Space systems

Autonomy is an increasing feature of space systems with two objectives

  • Mandatory for new functions:
e.g. several spacecraft in formation flight adjust their relative positions so that interferometric measurements with wide basis can be performed
  • Cost reduction:
e.g. failure detection and recovery by spacecraft system without ground station involvement reduces Up-/Downlink usage and reduces operational costs on ground.

Various uses

  • In computing, an autonomous peripheral is one that can be used with the computer turned off
  • Within self-determination theory in psychology, autonomy refers to 'autonomy support versus control', "hypothesizing that autonomy-supportive social contexts tend to facilitate self-determined motivation, healthy development, and optimal functioning."
  • In mathematical analysis, an ordinary differential equation is said to be autonomous if it is time-independent.
  • In linguistics, an autonomous language is one which is independent of other languages, for example has a standard, grammar books, dictionaries or literature etc.
  • In robotics "autonomy means independence of control. This characterization implies that autonomy is a property of the relation between two agents, in the case of robotics, of the relations between the designer and the autonomous robot. Self-sufficiency, situatedness, learning or development, and evolution increase an agent’s degree of autonomy.", according to Rolf Pfeifer.
  • In economics, autonomous consumption is consumption expenditure when income levels are zero, making spending autonomous to income.
  • In politics, autonomous territories are States wishing to retain territorial integrity in opposition to ethnic or indigenous demands for self-determination or independence (sovereignty).


See also



1911 encyclopedia

Up to date as of January 14, 2010

From LoveToKnow 1911

AUTONOMY (Gr. aimhs, self, and v6Aos, law), in general, freedom from external restraint, self-government. The term is usually coupled with a qualifying adjective. Thus, political autonomy is self-government in its widest sense, independence of all control from without. Local autonomy is a freedom of self-government within a sphere marked out by some superior authority; e.g. municipal corporations in England have their administrative powers marked out for them by acts of parliament, and in so far as they govern themselves within these limits exercise local autonomy. Administrative or constitutional autonomy, such as exists in the British colonies, implies an extent of self-government which falls short only of complete independence. The term is used loosely even in the case of e.g. religious bodies, individual churches and other communities which enjoy a measure of self-government in certain specified respects.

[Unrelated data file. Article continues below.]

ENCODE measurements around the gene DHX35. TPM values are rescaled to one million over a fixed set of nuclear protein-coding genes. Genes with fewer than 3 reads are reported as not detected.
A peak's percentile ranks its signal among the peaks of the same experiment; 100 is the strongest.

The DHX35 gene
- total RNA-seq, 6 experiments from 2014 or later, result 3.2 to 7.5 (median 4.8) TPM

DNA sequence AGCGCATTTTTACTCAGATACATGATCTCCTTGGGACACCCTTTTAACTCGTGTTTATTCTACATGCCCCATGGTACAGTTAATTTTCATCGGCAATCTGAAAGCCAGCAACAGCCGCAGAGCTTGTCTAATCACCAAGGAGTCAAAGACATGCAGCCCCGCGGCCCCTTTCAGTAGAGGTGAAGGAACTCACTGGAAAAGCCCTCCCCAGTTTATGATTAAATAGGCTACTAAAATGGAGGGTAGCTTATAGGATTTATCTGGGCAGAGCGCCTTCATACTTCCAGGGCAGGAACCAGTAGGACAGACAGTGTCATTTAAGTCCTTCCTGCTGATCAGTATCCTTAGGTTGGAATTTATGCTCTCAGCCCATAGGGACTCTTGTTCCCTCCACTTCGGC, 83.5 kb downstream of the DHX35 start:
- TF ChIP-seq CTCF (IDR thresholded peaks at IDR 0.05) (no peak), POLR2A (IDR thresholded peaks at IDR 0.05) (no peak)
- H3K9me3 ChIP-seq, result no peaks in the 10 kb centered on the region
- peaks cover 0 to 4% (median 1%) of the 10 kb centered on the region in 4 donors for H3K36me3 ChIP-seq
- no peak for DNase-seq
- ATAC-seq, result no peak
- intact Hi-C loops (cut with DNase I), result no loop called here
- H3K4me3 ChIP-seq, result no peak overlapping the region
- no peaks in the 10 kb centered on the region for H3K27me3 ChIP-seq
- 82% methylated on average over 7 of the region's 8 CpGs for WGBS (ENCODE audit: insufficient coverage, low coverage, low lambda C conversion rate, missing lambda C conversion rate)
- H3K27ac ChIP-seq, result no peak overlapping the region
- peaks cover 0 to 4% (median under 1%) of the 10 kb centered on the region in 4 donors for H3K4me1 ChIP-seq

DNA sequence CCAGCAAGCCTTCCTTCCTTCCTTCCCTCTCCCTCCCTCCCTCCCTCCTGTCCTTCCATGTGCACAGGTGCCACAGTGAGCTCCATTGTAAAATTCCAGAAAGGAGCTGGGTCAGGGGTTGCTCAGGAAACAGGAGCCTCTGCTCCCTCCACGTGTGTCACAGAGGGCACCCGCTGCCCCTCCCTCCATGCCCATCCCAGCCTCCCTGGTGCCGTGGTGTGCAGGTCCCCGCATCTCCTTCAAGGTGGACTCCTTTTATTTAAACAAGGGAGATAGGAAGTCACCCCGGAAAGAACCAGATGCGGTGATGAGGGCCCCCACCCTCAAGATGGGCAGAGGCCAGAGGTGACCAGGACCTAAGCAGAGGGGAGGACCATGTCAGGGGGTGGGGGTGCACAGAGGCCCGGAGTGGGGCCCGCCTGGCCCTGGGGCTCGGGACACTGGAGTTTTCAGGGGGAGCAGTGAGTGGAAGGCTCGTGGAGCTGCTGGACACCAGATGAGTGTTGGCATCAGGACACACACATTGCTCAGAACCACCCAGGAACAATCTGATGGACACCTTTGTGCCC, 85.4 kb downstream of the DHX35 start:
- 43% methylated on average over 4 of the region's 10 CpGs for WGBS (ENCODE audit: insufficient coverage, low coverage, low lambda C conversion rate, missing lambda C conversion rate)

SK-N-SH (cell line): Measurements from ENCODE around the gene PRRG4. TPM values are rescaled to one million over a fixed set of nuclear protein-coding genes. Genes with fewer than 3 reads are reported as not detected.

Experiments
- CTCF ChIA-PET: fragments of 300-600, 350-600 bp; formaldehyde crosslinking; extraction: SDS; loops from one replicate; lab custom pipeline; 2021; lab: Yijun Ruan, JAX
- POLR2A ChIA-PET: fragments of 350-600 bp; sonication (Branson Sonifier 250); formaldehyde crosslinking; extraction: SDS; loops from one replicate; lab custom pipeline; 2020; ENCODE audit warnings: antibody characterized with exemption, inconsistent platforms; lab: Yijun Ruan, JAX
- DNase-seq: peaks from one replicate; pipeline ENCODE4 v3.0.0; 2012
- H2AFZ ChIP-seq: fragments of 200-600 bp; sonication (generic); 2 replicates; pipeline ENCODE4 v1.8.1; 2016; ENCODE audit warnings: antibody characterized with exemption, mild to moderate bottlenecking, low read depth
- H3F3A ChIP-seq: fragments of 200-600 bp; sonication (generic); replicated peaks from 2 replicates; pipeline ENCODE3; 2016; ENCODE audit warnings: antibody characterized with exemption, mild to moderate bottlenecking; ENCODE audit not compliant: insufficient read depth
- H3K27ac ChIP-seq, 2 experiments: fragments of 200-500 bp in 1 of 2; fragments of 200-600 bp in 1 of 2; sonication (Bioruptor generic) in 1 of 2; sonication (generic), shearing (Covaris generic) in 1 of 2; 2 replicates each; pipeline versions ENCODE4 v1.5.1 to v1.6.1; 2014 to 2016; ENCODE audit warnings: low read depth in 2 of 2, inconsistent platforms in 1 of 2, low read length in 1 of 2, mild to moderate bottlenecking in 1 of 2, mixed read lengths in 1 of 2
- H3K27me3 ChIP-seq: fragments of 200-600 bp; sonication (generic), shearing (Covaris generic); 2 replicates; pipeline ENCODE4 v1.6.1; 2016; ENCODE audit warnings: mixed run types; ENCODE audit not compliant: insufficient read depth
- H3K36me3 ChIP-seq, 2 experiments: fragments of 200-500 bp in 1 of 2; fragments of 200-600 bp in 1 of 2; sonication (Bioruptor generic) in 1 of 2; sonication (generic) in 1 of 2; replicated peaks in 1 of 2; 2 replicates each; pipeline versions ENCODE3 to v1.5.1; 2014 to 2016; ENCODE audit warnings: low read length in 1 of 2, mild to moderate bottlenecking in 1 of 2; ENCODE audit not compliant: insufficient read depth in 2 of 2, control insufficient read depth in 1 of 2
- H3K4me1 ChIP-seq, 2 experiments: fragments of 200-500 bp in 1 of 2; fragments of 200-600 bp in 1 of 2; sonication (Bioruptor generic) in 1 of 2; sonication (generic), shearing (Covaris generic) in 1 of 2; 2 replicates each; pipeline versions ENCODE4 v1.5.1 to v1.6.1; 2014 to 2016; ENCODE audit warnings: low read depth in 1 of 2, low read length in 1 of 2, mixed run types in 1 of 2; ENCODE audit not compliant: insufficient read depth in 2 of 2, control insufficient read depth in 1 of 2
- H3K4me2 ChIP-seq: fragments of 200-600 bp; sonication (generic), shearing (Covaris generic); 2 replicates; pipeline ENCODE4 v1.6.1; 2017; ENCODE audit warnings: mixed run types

In philosophy, the term (with its antithesis "heteronomy") was applied by Kant to that aspect of the rational will in which, qua rational, it is a law to itself, independently alike of any external authority, of the results of experience and of the impulses of pleasure and pain. In the sphere of morals, the ultimate and only authority which the mind can recognize is the law which emerges from the pure moral consciousness. This is the only sense in which moral freedom can be understood. (See Ethics; Kant.) Though the term "autonomy" in its fullest sense implies entire freedom from causal necessity, it can also be used even in determinist theories for relative independence of particular conditions, theological or conventional.

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Simple English

The English Wiktionary has dictionary definitions (meanings of a word) for:

Autonomy[1] means being able to rule without having to obey some other higher authority. Autonomy is something that philosophers often talk about. The idea occurs in moral, political, and bioethical philosophy. It means that someone is able to make a sensible decision without being forced to do so by someone else. They are able to make a "free" decision.

In moral and political philosophy, autonomy is often used when discussing whether someone has a moral responsibility for what he does. One of best known philosophical theories of autonomy was developed by Kant. In medicine, doctors have to respect the autonomy of the patient, i.e. the patient has been given good information about their illness, they should be able to decide whether they want treatment. The doctor cannot force it on them.

In politics, autonomy means that people can govern themselves instead of being ruled by someone else. This can also be a means of a new transportation in the 20th century.


  1. Greek: Auto-Nomos - nomos meaning "law": one who gives oneself his own law